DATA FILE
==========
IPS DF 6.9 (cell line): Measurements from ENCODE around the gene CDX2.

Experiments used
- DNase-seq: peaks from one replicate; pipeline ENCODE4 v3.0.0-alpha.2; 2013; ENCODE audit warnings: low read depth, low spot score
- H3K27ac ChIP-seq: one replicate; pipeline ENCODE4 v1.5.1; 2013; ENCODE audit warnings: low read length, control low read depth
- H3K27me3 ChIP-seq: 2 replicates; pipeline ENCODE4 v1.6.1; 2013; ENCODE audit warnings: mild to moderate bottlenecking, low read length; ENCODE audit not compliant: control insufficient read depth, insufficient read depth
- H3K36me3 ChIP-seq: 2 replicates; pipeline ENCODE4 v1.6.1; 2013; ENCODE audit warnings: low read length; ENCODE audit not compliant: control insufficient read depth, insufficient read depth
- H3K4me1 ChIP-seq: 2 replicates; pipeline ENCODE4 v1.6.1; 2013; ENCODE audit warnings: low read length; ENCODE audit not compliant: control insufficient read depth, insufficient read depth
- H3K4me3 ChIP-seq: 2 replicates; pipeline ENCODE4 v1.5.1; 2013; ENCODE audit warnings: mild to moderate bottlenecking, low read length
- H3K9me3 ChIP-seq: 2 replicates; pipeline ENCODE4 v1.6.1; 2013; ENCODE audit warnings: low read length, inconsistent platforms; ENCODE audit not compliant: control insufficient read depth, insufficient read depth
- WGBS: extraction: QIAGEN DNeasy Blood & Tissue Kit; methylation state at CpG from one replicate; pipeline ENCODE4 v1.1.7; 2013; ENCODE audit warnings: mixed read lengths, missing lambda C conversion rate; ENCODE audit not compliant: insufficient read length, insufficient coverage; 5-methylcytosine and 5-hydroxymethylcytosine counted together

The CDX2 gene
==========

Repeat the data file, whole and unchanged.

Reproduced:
IPS DF 6.9 (cell line): Measurements from ENCODE around the gene CDX2.

Experiments used
- DNase-seq: peaks from one replicate; pipeline ENCODE4 v3.0.0-alpha.2; 2013; ENCODE audit warnings: low read depth, low spot score
- H3K27ac ChIP-seq: one replicate; pipeline ENCODE4 v1.5.1; 2013; ENCODE audit warnings: low read length, control low read depth
- H3K27me3 ChIP-seq: 2 replicates; pipeline ENCODE4 v1.6.1; 2013; ENCODE audit warnings: mild to moderate bottlenecking, low read length; ENCODE audit not compliant: control insufficient read depth, insufficient read depth
- H3K36me3 ChIP-seq: 2 replicates; pipeline ENCODE4 v1.6.1; 2013; ENCODE audit warnings: low read length; ENCODE audit not compliant: control insufficient read depth, insufficient read depth
- H3K4me1 ChIP-seq: 2 replicates; pipeline ENCODE4 v1.6.1; 2013; ENCODE audit warnings: low read length; ENCODE audit not compliant: control insufficient read depth, insufficient read depth
- H3K4me3 ChIP-seq: 2 replicates; pipeline ENCODE4 v1.5.1; 2013; ENCODE audit warnings: mild to moderate bottlenecking, low read length
- H3K9me3 ChIP-seq: 2 replicates; pipeline ENCODE4 v1.6.1; 2013; ENCODE audit warnings: low read length, inconsistent platforms; ENCODE audit not compliant: control insufficient read depth, insufficient read depth
- WGBS: extraction: QIAGEN DNeasy Blood & Tissue Kit; methylation state at CpG from one replicate; pipeline ENCODE4 v1.1.7; 2013; ENCODE audit warnings: mixed read lengths, missing lambda C conversion rate; ENCODE audit not compliant: insufficient read length, insufficient coverage; 5-methylcytosine and 5-hydroxymethylcytosine counted together

The CDX2 gene